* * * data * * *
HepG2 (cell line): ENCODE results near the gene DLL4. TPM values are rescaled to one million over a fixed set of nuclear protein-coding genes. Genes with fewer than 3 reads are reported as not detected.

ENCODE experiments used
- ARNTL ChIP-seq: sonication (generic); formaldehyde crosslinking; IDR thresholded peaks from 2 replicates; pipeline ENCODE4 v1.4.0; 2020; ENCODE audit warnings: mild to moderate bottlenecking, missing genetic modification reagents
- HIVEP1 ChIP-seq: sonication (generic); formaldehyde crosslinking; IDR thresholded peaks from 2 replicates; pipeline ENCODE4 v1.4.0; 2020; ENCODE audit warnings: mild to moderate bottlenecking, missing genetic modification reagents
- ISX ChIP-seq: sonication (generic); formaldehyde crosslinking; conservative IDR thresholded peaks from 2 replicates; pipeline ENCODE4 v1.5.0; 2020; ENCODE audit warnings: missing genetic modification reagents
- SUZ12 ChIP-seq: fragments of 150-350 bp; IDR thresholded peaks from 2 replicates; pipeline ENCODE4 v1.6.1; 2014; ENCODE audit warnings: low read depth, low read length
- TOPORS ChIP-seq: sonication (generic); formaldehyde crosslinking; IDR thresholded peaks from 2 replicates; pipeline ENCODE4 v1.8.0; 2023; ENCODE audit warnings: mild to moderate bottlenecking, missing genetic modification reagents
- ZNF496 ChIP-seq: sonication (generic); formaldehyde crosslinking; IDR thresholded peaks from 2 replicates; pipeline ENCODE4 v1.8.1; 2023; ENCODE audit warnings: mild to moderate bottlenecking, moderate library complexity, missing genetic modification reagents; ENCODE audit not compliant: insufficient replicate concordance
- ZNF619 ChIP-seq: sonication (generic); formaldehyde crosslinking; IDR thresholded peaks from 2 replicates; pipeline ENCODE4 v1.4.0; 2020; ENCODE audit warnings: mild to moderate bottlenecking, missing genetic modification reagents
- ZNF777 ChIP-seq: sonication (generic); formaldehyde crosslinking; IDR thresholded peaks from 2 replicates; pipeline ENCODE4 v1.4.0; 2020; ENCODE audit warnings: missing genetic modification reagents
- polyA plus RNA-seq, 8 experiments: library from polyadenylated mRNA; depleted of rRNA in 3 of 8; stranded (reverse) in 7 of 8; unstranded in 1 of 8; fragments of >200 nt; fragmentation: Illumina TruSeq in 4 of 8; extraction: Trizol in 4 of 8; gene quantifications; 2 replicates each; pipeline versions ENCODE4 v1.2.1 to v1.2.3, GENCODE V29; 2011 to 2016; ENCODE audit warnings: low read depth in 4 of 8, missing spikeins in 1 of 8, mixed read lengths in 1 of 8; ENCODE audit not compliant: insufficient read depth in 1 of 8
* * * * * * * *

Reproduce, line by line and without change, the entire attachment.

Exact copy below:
HepG2 (cell line): ENCODE results near the gene DLL4. TPM values are rescaled to one million over a fixed set of nuclear protein-coding genes. Genes with fewer than 3 reads are reported as not detected.

ENCODE experiments used
- ARNTL ChIP-seq: sonication (generic); formaldehyde crosslinking; IDR thresholded peaks from 2 replicates; pipeline ENCODE4 v1.4.0; 2020; ENCODE audit warnings: mild to moderate bottlenecking, missing genetic modification reagents
- HIVEP1 ChIP-seq: sonication (generic); formaldehyde crosslinking; IDR thresholded peaks from 2 replicates; pipeline ENCODE4 v1.4.0; 2020; ENCODE audit warnings: mild to moderate bottlenecking, missing genetic modification reagents
- ISX ChIP-seq: sonication (generic); formaldehyde crosslinking; conservative IDR thresholded peaks from 2 replicates; pipeline ENCODE4 v1.5.0; 2020; ENCODE audit warnings: missing genetic modification reagents
- SUZ12 ChIP-seq: fragments of 150-350 bp; IDR thresholded peaks from 2 replicates; pipeline ENCODE4 v1.6.1; 2014; ENCODE audit warnings: low read depth, low read length
- TOPORS ChIP-seq: sonication (generic); formaldehyde crosslinking; IDR thresholded peaks from 2 replicates; pipeline ENCODE4 v1.8.0; 2023; ENCODE audit warnings: mild to moderate bottlenecking, missing genetic modification reagents
- ZNF496 ChIP-seq: sonication (generic); formaldehyde crosslinking; IDR thresholded peaks from 2 replicates; pipeline ENCODE4 v1.8.1; 2023; ENCODE audit warnings: mild to moderate bottlenecking, moderate library complexity, missing genetic modification reagents; ENCODE audit not compliant: insufficient replicate concordance
- ZNF619 ChIP-seq: sonication (generic); formaldehyde crosslinking; IDR thresholded peaks from 2 replicates; pipeline ENCODE4 v1.4.0; 2020; ENCODE audit warnings: mild to moderate bottlenecking, missing genetic modification reagents
- ZNF777 ChIP-seq: sonication (generic); formaldehyde crosslinking; IDR thresholded peaks from 2 replicates; pipeline ENCODE4 v1.4.0; 2020; ENCODE audit warnings: missing genetic modification reagents
- polyA plus RNA-seq, 8 experiments: library from polyadenylated mRNA; depleted of rRNA in 3 of 8; stranded (reverse) in 7 of 8; unstranded in 1 of 8; fragments of >200 nt; fragmentation: Illumina TruSeq in 4 of 8; extraction: Trizol in 4 of 8; gene quantifications; 2 replicates each; pipeline versions ENCODE4 v1.2.1 to v1.2.3, GENCODE V29; 2011 to 2016; ENCODE audit warnings: low read depth in 4 of 8, missing spikeins in 1 of 8, mixed read lengths in 1 of 8; ENCODE audit not compliant: insufficient read depth in 1 of 8